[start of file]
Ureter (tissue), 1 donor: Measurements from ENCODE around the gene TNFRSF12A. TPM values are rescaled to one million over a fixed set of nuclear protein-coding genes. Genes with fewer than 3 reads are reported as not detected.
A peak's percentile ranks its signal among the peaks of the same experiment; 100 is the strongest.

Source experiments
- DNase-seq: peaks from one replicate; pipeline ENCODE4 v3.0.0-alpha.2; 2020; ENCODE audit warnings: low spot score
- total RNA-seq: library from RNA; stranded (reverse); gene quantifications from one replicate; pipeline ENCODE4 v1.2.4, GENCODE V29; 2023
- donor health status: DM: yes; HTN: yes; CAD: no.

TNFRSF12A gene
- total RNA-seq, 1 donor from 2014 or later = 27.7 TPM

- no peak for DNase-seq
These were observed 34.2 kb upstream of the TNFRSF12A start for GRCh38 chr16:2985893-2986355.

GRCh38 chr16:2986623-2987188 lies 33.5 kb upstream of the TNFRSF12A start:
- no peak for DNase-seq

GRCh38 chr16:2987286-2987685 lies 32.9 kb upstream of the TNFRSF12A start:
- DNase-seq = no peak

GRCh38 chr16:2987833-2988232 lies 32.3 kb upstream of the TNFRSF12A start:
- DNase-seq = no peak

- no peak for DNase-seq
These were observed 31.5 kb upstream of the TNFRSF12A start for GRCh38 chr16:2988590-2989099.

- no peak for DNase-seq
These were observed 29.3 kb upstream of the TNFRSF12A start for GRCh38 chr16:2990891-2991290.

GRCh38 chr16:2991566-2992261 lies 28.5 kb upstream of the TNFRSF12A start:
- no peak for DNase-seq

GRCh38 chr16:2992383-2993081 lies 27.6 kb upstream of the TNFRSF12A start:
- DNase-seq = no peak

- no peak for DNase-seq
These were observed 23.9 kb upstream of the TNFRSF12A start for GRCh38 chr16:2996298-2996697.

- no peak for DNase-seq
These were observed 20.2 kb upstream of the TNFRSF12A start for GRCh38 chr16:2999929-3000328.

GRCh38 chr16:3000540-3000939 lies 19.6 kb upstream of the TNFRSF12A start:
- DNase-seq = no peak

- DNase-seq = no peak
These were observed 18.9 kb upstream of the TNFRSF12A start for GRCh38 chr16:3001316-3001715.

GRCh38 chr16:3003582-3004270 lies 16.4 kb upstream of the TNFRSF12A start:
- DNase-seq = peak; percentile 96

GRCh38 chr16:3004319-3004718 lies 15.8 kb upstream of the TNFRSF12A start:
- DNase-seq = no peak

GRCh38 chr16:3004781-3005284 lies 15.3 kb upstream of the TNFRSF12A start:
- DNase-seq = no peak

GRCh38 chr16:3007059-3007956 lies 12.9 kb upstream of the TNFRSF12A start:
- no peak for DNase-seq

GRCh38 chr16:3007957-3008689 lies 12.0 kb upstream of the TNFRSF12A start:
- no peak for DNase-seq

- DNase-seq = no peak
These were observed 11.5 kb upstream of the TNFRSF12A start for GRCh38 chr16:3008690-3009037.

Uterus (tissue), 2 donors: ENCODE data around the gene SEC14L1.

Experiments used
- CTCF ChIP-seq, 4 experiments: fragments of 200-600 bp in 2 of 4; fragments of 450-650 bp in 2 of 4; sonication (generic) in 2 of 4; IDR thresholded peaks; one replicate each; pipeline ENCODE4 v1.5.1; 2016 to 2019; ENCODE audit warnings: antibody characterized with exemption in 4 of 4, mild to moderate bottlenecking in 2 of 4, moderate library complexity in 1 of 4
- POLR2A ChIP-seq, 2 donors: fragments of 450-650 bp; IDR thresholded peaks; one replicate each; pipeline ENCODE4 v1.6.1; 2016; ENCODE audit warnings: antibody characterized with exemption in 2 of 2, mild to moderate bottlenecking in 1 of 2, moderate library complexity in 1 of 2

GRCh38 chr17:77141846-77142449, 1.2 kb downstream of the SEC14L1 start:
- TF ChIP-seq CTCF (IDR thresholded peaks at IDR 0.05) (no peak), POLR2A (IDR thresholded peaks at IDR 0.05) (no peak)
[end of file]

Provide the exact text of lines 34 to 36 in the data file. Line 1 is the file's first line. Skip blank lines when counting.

- DNase-seq = peak; percentile 96

GRCh38 chr16:3004319-3004718 lies 15.8 kb upstream of the TNFRSF12A start:
- DNase-seq = no peak